Always great to get another of Robert (Bob) Fortier builds. Bob is a member of the PQRA and Team Mystic Precision. He does some very nice stock work and his current build is his new FTR rifle. Using a Fierce Action, Krieger barrel, and one of his homemade customs stock. This will be a photo journal of the build so you can see some of the many steps involved. I encourage anyone with the desire to build their own stock to just grab some lumber and have at it. I hope that the pics will give you lots of ideas and inspirations.
A 2 part article so enjoy and let me know what you think – email@example.com or find me on facebook.
The new Fierce Single Shot action – 1.112 kg
Bolt is DLC treated
Jard Trigger at 12 ounces
Machining of the receiver threads and receiver face. Good view of the recoil lug and front action bolt pillar
Three lug with Sako type extractor
The stock blank being glued up
Ready to cut out the raw blank
Bob making his own pillars… nice
Some very nice wood work – this is the hardest part of a stock build. It is intimidating but if things aren’t as well done as Bob’s work, bedding compound will resolve alot of oops
Action fitted to stock
Smart “weigh” to get the bedding mixture correct
Action is prepped for bedding. Voids are filled and release agent added. Note the pillars are held loosely in place so they will be glued into the stock but the action can be removed later.
Centering the barrel in the channel.. the barrel is a turned down contour that would have been CF wrapped but I don’t think Bob is going to go with a wrapped barrel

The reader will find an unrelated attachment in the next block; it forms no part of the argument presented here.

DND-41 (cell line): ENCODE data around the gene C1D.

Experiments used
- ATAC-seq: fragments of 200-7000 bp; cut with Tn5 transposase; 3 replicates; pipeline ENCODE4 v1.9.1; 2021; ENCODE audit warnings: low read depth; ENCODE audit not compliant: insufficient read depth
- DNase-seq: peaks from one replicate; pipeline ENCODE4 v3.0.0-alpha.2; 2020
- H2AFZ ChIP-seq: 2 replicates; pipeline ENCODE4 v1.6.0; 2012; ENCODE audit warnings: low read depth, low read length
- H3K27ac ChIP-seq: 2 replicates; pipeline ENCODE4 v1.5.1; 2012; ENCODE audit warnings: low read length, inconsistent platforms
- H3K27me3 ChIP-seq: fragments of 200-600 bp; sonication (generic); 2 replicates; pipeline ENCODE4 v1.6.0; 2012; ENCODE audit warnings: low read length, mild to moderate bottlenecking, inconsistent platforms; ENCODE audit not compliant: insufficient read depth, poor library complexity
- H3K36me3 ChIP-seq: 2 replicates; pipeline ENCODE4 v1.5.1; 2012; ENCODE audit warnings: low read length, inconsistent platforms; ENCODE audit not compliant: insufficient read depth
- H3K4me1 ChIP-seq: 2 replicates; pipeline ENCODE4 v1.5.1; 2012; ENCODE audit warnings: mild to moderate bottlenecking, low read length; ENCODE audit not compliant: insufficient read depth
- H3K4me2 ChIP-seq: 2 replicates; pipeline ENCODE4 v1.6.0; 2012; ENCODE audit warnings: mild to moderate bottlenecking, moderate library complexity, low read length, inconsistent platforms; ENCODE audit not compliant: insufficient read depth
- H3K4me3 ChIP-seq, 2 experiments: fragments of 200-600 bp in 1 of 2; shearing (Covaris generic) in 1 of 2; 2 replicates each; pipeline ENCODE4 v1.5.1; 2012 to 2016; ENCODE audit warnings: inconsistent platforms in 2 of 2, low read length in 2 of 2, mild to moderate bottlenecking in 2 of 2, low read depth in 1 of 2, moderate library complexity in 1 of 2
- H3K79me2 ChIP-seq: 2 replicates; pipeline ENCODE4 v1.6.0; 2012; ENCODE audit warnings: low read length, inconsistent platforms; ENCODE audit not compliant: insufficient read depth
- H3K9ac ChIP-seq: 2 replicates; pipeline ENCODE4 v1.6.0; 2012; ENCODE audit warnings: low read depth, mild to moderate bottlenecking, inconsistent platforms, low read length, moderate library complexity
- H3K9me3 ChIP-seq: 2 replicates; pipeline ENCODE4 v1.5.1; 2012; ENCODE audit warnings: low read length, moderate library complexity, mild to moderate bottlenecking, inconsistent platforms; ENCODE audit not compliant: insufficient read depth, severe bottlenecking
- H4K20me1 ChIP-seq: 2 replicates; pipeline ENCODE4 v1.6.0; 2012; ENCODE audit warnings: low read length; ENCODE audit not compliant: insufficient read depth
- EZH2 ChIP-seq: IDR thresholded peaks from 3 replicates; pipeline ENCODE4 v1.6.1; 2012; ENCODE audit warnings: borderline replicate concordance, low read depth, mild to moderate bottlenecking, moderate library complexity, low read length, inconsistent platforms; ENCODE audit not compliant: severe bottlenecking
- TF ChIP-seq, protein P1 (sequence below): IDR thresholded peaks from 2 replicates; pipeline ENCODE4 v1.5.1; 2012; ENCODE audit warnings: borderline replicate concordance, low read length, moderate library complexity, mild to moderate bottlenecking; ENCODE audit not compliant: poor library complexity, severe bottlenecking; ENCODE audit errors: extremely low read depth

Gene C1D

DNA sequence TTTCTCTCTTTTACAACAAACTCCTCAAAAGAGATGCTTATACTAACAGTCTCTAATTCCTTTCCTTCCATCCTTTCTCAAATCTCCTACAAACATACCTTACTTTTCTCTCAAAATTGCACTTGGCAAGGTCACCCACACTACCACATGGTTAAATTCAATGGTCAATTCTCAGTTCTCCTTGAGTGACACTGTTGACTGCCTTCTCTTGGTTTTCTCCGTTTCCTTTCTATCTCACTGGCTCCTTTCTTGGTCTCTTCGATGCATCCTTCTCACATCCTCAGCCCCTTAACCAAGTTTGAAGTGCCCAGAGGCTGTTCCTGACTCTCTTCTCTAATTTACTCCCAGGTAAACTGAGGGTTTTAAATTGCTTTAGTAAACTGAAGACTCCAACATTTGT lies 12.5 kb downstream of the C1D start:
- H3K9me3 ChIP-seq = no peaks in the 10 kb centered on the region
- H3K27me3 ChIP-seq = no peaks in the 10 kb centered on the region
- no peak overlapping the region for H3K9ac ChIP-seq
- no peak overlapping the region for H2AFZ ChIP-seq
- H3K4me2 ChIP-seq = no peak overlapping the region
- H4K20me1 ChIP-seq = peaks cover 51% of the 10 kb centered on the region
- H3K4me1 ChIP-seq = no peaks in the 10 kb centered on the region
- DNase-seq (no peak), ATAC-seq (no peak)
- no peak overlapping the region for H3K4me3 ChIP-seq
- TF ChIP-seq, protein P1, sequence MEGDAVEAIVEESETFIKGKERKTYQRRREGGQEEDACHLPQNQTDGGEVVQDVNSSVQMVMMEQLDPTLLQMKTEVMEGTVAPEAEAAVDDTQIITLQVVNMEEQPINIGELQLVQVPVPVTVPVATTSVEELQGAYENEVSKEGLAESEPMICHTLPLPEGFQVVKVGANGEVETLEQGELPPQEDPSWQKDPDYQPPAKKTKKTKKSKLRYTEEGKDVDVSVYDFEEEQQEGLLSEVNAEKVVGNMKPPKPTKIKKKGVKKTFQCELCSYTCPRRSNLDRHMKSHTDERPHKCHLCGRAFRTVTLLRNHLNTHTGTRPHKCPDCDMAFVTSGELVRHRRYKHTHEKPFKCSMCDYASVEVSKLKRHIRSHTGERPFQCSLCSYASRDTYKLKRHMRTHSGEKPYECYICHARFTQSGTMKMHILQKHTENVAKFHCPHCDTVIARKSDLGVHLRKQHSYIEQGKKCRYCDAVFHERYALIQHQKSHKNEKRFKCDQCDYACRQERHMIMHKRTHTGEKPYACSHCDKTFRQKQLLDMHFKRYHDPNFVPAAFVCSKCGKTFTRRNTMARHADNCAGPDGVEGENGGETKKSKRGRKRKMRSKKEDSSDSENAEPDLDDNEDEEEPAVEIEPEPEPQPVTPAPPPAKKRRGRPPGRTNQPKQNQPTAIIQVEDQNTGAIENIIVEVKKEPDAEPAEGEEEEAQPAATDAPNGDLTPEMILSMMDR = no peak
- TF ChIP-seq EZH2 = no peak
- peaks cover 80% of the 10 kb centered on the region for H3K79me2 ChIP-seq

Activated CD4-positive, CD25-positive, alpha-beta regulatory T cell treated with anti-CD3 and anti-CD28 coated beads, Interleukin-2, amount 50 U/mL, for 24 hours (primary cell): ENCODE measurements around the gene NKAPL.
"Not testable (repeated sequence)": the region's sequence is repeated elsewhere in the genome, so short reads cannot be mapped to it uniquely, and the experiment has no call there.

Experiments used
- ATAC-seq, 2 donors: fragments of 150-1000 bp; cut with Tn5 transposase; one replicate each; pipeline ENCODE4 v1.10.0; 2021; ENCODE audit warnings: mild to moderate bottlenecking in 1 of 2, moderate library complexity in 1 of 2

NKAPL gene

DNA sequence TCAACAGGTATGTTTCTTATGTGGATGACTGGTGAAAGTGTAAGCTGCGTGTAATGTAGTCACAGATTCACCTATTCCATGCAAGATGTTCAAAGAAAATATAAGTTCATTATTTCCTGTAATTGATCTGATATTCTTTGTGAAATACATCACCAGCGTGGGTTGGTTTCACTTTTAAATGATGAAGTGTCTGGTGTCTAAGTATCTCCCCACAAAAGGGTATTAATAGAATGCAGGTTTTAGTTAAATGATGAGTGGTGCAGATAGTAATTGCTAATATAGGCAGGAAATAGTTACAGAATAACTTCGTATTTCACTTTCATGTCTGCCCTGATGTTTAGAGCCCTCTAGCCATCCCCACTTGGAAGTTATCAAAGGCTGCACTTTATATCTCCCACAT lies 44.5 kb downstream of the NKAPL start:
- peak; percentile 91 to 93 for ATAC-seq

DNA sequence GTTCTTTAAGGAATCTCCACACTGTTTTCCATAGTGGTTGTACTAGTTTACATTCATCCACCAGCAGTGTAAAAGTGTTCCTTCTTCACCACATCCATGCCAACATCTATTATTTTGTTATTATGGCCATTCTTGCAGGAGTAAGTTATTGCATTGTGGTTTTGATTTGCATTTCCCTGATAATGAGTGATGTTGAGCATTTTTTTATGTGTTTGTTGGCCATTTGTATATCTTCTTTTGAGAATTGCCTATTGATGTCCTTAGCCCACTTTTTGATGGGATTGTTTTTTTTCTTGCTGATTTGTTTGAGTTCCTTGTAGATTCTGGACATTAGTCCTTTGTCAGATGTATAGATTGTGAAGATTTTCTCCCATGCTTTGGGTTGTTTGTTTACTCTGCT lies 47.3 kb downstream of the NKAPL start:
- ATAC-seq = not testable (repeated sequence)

Protecting everything from the ever oozing bedding compound
And there was much rejoicing… when bedding, you hope that you had enough release agent on everything and you hold your breath as you pop the action out of the stock. Nice job Bob. Note the recoil lug is still in the bedding and needs to be pushed out.
Bedding all cleaned up – touch up or 2nd application to fill in voids is pretty typical so don’t get discouraged if not picture perfect like Bob’s. This is when some material may need to be removed to make insertion and removal of action simple. Check to ensure all the action operations are proper. Triggers, bolt release may be affected by too much bedding and removal is needed to make sure all parts function properly.
Bedding should be a mirror image of the action and an interference fit, especially around the recoil lug. This is what controls the recoil forces and keeps things from moving under recoil. Note the pillars are exposed and make solid contact with the recoil lug block. Some will let the bedding fill over the pillar tops especially on a round bottom receiver. Either method works as long as the action and “stock” make solid contact.
Buttstock ready for preliminary fitting
A rail is inletted so that the buttpad can be adjusted
Setting up to cut the trigger guard inletting. Careful set up and use of a router makes simple work of this difficult task. Bob makes very smart use of common tools to do complicated inletting tasks.
Rough inletting completed. Definitely a situation you want to measure twice/three times. Nice metal work on the trigger guard
Forstner drill bits do a great job of creating a flat bottom inlet. Yes, a milling maching would make this job a no brainer but not everyone has a milling machine… but lots have a drill press. A bit of sanding and chisel work… voila.
The Trigger guard inserted. If the inletting is a bit bumpy and rough, no one is ever going to see it when all is assembled… and a layer of bedding compound hides these oops nicely.
Inletting the rail for the most important part 🙂
Will update part 2 which will be the final shaping and finishing of the stock and hopefully, get some shooting feedback. Don’t be shy to try a stock project like this. Hey, if you screw up, it is only a hunk of wood. Enjoy Jerry